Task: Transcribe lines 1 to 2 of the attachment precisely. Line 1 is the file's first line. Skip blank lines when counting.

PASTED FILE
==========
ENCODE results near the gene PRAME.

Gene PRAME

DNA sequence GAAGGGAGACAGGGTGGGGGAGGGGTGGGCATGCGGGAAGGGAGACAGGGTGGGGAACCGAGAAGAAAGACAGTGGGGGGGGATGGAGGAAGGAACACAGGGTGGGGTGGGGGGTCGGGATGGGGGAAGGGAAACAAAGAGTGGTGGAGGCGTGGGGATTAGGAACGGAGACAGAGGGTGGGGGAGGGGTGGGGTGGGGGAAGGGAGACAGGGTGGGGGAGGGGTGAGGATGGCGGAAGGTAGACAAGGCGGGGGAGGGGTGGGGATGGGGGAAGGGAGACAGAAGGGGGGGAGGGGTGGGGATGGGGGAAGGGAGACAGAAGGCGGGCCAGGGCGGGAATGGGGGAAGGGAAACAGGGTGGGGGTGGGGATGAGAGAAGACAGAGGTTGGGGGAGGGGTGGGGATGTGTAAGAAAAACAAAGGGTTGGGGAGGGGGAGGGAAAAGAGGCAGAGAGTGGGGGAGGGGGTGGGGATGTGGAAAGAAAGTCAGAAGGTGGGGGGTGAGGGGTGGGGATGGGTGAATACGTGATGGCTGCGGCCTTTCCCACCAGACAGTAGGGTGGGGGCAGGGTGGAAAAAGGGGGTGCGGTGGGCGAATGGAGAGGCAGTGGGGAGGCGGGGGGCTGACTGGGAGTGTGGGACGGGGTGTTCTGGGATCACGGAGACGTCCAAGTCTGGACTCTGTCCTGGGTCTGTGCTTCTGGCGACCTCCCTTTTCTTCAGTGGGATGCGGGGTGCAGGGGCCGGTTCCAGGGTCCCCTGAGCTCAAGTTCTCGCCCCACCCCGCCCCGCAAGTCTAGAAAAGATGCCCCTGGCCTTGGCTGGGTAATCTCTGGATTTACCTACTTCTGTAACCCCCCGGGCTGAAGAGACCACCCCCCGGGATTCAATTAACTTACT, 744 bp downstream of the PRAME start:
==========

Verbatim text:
ENCODE results near the gene PRAME.

Gene PRAME